Besides cutting out sports drinks entirely, there are other measures that you can take to protect your child’s oral health:

1. Chew sugar-free gum: Sugar-free gum will help to increase saliva production exponentially. The healthy bacteria in saliva helps to protect the mouth and teeth from damaging sugar and acids.

2. Brush an hour after drinking:  Brushing your teeth after consuming sugary foods is one of the best ways to combat tooth decay. However, children should wait at ​least an hour after consuming sugary drinks before brushing their teeth. Brushing too soon can spread harmful acids into the grooves of the teeth where they are difficult to remove.

As parents, we know that you want you child to succeed in sports, but it is important not to encourage kids to believe they need a sports drink to perform at their best. Be careful not to make sports drinks your child’s go-to source of energy or as a reward for a good performance. Like soda, children can become addicted to the sugar in sports drinks.

The best place for your child to get the necessary nutrients to live an active lifestyle is from balanced meals. Kids that eat natural foods, drink water throughout the day and get enough physical activity, will naturally have energy.

If you are concerned about damage to your child’s teeth from sports drinks, your Kids Dental Group pediatric and orthodontic specialists can advise you on how to proceed.

Contact us at our Markham, Richmond Hill or Stouffville location now. We look forward to having you!

Markham (905 294 0995) | Richmond Hill (905 709 3888) | Stouffville (905 642 3642)


Should I brush my child’s teeth for them?

Should I brush my child’s teeth for them?

As your child develops adult teeth, it is especially important to maintain healthy brushing habits. But pushing your child to brush their own teeth before they’re ready is one of the biggest oral healthcare mistakes parents can make. Some children may not be mature enough yet to brush their teeth properly. Your Kids Dental Group pediatric dentists can advise you how to brush your child’s teeth properly until it is time for them to do it on their own.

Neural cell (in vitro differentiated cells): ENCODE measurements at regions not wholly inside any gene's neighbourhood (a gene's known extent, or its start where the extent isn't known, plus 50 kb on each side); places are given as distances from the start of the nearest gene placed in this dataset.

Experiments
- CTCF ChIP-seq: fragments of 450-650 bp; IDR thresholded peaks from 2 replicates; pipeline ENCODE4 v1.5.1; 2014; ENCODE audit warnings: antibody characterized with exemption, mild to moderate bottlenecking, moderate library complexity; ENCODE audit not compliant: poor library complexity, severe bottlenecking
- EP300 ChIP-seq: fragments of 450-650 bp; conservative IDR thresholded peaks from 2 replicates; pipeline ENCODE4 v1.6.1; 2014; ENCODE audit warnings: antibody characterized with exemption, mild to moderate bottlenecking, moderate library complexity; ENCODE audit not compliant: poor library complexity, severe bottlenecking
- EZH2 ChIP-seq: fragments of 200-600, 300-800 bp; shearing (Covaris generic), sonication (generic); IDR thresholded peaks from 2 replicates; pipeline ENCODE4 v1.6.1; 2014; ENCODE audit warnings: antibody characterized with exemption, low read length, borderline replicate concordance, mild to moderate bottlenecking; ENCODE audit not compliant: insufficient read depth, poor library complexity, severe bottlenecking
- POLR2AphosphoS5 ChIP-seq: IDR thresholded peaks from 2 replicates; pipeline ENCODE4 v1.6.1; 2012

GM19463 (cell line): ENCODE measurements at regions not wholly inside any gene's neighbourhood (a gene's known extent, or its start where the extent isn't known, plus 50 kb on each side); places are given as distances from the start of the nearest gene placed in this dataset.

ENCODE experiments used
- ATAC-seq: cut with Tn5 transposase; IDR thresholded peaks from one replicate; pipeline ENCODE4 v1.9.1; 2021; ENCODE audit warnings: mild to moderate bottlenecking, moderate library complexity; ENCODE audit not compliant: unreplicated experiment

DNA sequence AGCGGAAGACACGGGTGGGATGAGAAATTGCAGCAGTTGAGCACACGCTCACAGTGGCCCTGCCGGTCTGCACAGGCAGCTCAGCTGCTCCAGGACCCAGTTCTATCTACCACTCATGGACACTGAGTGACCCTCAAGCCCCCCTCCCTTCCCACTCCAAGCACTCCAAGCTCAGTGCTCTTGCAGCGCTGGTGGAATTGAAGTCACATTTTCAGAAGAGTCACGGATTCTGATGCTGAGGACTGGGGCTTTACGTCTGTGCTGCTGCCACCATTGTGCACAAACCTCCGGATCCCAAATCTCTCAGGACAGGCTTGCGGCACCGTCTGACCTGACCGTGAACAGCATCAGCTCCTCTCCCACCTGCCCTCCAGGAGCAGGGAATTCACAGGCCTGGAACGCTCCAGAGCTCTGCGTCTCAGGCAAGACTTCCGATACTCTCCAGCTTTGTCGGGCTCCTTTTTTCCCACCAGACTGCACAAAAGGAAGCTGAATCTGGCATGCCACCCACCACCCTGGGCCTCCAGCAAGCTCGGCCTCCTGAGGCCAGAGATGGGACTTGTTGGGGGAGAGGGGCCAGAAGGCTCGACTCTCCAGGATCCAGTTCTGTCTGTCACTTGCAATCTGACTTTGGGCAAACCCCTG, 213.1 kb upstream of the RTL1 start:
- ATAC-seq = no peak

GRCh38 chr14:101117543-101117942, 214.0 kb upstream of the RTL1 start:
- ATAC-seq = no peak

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Signs that your child’s teeth are not being brushed properly:

  • White film, otherwise known as plaque, covering your child’s teeth
  • Red and swollen gums that could likely be a sign of gingivitis

How to Brush Your Child’s Teeth:

  1. Put a small, pea sized amount of toothpaste on a soft children’s brush.
  1. Stand behind your child and tilt their head slightly backwards, so you can see all the surfaces of your child’s teeth.
  1. Move the brush in gentle circles, angled towards the gums. Be sure to clean both the inner and outer sides of the teeth.
  1. Move the toothbrush back and forth on the chewing surface of the teeth.
  1. After cleaning all of the teeth, gently sweep the the toothbrush downwards on your child’s tongue, being sure not to reach too far back.
  1. Encourage your child to spit out the toothpaste and rise with water.

Signs that kids can brush their teeth on their own:

  1. They have reached the age between 6 to 9: This is typically the age range that children can comfortably transition from having their teeth brushed by their parents, to brushing on their own.
  1. They prove they are responsible: A child that can manage personal responsibilities such as cleaning their rooms or completing homework on on time, can likely take on the responsibility of brushing their teeth twice a day.
  1. They pass your tests: Check your child’s teeth after they are done brushing. Are their teeth and tongue sparkling clean? Gaining your approval is the most important test of all!

Are your concerned that your child’s teeth are not brushed properly? Are your child’s teeth unclean even with regular brushing?

Contact us at our Markham, Richmond Hill or Stouffville location now and we will find the solution you need.!

Markham (905 294 0995) | Richmond Hill (905 709 3888) | Stouffville (905 642 3642)


Why does my child get bad breath?

Why does my child get bad breath?

Bad breath, also known as Halitosis, is a condition that even the healthiest children experience. There are hundreds of types of bacteria in the mouth and many causes of bad breath.

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See below for some common causes of Halitosis in your children:

Poor Oral Hygiene

Poor oral hygiene is the most common cause of bad breath in children. When plaque and bacteria are not brushed away, it can irritate and infect the gums, leading to bad breath. We recommend scheduling an appointment with a Kids Dental Group pediatric specialists for regular teeth cleanings and an exam.